This page will contain information related to health and well being for masters athletes.
|1.||Strength and Balance Training|
|2.||British Masters Medical Services Therapists|
|3.||Influence of a Caffeine Mouthwash on Endurance Performance|
|4.||Effect of Lifelong Exercise on the Heart in Female Endurance Athletes over 45|
Breakthrough masters research from university sports scientists
New research published by eminent sports scientists at Manchester Metropolitan University working in partnership with the BMAF, suggests that a rethink of activity levels outside of sport specific training may be beneficial for both health and performance. In a new brochure, entitled “Strong and Balanced Training – a guide to healthy and active ageing for Masters”, it states that: –
“While exercise is good for health, specialisation in Masters athletics may come at the expense of underdevelopment of some organ systems. For example, Masters endurance runners are rewarded by a very lean physique (low body fat) and cardiovascular health, but they have low muscle and bone strength, and balance. Throwers meanwhile are typically strong with good bone health, but leanness and cardiovascular system are more of a problem”
Manchester Met have been carrying out research into musculoskeletal sciences and physical activity for more than 20 years. Their latest project, has compared the results of over 300 masters athletes (mostly BMAF members) to those of over 3000 people from the general public. They have published their findings in a brochure that interprets their findings specifically for the benefit of master athletes themselves. Although the research focuses on 70 year olds, it will be of interest to any masters over age 50. Research shows that muscle function tends to increase until around age 25, plateaus until about age 50 where a year on year decline because of the effect of ageing begins. They have also made very helpful suggestions in countering this decline. The full report and an accompanying slide presentation that was made to the BMAF Council and Executive are attached. Details of how to obtain printed copies will be published in due course.
We are pleased to say that Manchester Met and the BMAF will be continuing to collaborate on further projects.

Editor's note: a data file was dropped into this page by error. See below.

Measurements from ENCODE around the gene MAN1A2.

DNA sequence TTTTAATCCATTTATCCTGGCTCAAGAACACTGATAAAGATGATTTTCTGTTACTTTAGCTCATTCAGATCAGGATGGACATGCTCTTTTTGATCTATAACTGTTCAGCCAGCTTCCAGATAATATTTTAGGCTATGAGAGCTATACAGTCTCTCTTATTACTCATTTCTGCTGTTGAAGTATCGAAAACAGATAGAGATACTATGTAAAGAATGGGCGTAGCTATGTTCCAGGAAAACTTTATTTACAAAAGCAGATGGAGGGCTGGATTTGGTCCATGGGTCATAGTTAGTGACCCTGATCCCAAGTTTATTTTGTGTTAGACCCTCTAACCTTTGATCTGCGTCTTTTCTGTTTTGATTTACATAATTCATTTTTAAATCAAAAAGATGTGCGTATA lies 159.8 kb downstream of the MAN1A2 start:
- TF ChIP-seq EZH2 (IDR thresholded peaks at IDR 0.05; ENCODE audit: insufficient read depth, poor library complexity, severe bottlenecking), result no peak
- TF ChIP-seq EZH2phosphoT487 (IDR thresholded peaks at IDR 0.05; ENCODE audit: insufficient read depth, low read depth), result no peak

Ian Richards, BMAF Vice-Chariman & Race Walking Secretary
Have you got an injury? Need some help from a sports therapist to improve your performance?
The British Masters Medical Services (BMMS) therapists have been providing this service for British masters at both International and the main Indoor and Outdoor Track & Field Championships for many years. However, it is not always easy to find someone with an interest or knowledge of masters athletics near where you live when you need help outside of championships. The BMMS have, therefore, provided a list of therapists in post code order who are happy to have their names, specialism, contact details and experience published on the BMAF website to assist in getting the support you need when you want it. There are others who are part of the BBMS team but these are the ones who are happy for their names and details to be made public.
They give their time for free at championships enabling very attractive fees to be offered to athletes on those occasions. We would, therefore, encourage everyone to use them whenever possible when they are working in their own practices. The fees they charge are likely to be those they charge for other clients but you can be assured that you will be treated by someone who will want to help you get to your next training session or competition in as good state as possible.
WHAT’S THE DIFFERENCE BETWEEN A CHIROPRACTOR AND AN OSTEOPATH?
Both chiropractors and osteopaths treat patients in a very similar way but chiropractors tend to use more specific, direct methods to the spine and all other joints as well. Osteopaths may use more soft tissue and general mobilisation techniques whilst chiropractors pride themselves on being more specific and direct in their treatment.
AND A PHYSIO?
Both chiropractors and physiotherapists treat musculo-skeletal problems. A physiotherapist will utilise many different therapies, including exercises, ultra-sound, massage and traction. A chiropractor might use some of these therapies but concentrates more on joint manipulation.
Ian Richards, BMAF Vice-Chairman & Race Walking Secretary
Jessica Piasecki (nee Coulson) is continuing her research work involving masters athletes at Nottingham Trent University. She has several projects including:
– Influence of a Caffeine Mouthwash on Endurance Performance. See detailed Athlete Participation Sheet.
– Some studies that focus on neuromuscular investigations comparing the physically active to the less physically active
Any athlete who took part in her previous research at Manchester Metropolitan University in 2015 or newcomers over 60 are welcome. Travelling expenses will be paid.
Contact Jessica at firstname.lastname@example.org
(Note that on 24 Nov 2019 Jessica set the 3rd-best all-time British women’s marathon time of 2:25:29 – she is clearly doing something right for her own running.)